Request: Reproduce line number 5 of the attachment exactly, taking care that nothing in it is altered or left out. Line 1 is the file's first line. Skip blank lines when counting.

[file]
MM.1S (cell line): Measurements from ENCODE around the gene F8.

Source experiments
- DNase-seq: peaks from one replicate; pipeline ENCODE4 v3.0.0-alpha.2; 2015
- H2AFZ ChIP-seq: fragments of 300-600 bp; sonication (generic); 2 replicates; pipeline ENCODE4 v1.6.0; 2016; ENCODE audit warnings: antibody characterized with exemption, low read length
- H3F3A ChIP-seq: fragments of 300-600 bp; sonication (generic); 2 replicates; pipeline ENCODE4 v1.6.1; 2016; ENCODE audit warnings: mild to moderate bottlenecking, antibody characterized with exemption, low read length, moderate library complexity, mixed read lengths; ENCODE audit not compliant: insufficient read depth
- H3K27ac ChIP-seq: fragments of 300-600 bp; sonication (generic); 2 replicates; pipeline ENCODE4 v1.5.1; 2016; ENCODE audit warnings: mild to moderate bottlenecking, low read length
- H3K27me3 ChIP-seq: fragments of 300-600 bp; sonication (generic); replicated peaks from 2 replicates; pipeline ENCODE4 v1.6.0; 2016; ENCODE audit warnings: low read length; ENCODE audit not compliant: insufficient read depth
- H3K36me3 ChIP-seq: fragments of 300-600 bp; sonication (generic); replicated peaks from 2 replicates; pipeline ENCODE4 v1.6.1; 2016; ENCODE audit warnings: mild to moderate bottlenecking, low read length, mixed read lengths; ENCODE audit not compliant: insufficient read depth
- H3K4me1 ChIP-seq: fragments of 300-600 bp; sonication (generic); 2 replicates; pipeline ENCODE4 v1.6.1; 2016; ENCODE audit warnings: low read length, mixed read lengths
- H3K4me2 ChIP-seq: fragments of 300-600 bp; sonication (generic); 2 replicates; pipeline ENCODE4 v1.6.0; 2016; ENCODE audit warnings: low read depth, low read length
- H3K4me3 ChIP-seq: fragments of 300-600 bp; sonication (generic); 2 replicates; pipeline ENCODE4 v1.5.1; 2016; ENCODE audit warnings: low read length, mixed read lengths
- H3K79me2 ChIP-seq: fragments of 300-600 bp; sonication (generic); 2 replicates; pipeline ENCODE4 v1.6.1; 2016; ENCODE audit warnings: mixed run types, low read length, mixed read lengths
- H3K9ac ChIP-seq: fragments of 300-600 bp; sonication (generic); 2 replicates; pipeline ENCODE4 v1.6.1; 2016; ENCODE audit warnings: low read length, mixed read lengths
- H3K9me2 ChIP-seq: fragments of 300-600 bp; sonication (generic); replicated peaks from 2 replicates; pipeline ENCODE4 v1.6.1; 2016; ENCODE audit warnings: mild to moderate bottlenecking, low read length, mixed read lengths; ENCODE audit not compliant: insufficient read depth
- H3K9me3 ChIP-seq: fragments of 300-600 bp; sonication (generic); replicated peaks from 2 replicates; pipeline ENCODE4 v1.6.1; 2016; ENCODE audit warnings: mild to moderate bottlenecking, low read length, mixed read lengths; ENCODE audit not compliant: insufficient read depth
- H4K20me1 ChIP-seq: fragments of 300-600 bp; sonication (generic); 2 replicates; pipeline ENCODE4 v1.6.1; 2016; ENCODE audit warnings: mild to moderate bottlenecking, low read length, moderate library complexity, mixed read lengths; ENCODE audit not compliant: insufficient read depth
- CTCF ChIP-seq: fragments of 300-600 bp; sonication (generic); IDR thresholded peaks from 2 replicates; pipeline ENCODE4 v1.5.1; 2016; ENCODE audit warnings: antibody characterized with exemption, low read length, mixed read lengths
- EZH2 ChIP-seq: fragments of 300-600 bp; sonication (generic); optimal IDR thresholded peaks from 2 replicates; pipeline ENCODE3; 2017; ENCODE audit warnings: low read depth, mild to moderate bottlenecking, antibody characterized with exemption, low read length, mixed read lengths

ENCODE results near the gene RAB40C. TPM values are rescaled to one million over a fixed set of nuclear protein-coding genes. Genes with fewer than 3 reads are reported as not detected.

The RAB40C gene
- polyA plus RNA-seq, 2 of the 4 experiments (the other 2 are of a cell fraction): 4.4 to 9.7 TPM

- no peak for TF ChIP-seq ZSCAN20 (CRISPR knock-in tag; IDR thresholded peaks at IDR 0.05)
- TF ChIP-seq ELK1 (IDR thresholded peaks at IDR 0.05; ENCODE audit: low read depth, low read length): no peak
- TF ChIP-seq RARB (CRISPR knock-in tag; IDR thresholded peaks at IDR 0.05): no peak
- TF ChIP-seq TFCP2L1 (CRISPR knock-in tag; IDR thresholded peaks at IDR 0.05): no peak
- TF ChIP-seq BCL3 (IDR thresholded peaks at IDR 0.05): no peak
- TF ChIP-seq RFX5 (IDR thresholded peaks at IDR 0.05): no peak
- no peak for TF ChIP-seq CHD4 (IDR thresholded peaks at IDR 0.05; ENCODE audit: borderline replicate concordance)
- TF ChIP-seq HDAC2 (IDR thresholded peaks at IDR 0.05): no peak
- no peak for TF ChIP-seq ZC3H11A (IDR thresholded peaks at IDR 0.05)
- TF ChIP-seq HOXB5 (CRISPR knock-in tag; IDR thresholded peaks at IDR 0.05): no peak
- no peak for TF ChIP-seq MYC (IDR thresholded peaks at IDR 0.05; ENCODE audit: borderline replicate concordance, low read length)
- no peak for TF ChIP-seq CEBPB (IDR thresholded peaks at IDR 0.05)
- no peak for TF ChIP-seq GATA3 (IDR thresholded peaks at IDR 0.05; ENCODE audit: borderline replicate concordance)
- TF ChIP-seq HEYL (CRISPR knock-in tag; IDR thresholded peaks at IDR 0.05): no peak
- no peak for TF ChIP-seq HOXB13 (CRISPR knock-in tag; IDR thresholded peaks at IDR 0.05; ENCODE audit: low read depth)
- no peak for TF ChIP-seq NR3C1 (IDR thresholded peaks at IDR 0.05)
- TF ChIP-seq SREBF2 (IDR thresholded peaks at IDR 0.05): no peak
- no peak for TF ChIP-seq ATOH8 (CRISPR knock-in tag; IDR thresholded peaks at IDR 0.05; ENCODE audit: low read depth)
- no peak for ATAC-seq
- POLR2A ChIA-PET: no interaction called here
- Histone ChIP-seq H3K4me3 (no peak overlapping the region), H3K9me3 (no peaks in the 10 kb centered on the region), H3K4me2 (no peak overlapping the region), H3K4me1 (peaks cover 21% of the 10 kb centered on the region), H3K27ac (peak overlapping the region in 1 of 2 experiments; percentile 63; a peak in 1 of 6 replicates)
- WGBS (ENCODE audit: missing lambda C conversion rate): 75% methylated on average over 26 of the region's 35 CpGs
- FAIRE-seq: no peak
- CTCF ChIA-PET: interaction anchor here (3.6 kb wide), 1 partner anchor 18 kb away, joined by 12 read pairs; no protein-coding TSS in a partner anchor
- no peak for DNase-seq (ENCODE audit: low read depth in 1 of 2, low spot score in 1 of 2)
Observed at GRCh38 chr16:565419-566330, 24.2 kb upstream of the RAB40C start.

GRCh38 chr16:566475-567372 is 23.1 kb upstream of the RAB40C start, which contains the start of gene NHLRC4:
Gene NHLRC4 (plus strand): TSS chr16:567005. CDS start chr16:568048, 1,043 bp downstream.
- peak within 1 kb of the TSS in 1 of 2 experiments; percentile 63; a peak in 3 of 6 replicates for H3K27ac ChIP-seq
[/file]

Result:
- H3F3A ChIP-seq: fragments of 300-600 bp; sonication (generic); 2 replicates; pipeline ENCODE4 v1.6.1; 2016; ENCODE audit warnings: mild to moderate bottlenecking, antibody characterized with exemption, low read length, moderate library complexity, mixed read lengths; ENCODE audit not compliant: insufficient read depth